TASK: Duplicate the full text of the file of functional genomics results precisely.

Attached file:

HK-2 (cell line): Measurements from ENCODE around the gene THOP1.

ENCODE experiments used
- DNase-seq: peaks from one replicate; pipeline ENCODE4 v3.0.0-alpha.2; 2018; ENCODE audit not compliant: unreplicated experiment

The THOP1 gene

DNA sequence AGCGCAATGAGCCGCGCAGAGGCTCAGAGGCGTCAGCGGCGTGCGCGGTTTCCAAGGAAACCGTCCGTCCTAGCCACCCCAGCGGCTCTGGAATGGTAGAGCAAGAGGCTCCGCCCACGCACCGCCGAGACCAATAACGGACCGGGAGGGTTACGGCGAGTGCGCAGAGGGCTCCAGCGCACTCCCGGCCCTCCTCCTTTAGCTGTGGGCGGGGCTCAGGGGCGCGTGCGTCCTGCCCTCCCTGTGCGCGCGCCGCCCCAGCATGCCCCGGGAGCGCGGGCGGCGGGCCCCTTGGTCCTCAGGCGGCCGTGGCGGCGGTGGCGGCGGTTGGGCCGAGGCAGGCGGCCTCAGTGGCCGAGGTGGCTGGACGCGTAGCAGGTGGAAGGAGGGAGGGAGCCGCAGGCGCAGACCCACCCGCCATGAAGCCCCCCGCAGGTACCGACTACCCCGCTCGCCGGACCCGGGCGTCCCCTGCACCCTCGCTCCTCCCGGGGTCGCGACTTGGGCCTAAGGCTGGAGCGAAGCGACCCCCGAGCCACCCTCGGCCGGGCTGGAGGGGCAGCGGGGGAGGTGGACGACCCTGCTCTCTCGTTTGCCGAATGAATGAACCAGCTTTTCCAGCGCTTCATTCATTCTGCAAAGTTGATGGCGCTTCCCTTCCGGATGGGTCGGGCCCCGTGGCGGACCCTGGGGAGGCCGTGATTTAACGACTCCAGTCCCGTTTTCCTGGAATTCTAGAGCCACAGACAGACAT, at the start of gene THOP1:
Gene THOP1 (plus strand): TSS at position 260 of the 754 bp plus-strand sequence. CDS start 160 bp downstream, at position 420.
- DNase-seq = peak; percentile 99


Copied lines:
HK-2 (cell line): Measurements from ENCODE around the gene THOP1.

ENCODE experiments used
- DNase-seq: peaks from one replicate; pipeline ENCODE4 v3.0.0-alpha.2; 2018; ENCODE audit not compliant: unreplicated experiment

The THOP1 gene

DNA sequence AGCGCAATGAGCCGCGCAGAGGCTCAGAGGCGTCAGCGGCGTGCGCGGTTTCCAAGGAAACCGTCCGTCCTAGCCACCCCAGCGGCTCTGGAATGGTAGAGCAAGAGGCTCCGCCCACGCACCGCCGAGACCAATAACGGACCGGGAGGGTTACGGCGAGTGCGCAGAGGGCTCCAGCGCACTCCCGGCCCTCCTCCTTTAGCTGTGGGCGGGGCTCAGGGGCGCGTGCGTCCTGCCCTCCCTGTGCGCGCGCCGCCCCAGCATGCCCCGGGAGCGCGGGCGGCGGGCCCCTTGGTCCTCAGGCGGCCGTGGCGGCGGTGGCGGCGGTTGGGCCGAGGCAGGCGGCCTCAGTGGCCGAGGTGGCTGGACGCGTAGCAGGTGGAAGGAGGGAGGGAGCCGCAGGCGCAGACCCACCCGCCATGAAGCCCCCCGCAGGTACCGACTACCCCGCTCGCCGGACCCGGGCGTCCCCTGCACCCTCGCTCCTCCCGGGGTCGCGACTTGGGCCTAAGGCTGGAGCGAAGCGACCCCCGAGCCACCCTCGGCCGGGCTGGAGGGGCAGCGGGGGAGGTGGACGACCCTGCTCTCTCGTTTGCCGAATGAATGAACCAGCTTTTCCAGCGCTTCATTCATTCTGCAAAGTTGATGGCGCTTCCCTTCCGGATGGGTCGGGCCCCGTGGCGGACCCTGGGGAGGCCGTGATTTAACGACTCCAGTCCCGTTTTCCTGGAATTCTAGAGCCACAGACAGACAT, at the start of gene THOP1:
Gene THOP1 (plus strand): TSS at position 260 of the 754 bp plus-strand sequence. CDS start 160 bp downstream, at position 420.
- DNase-seq = peak; percentile 99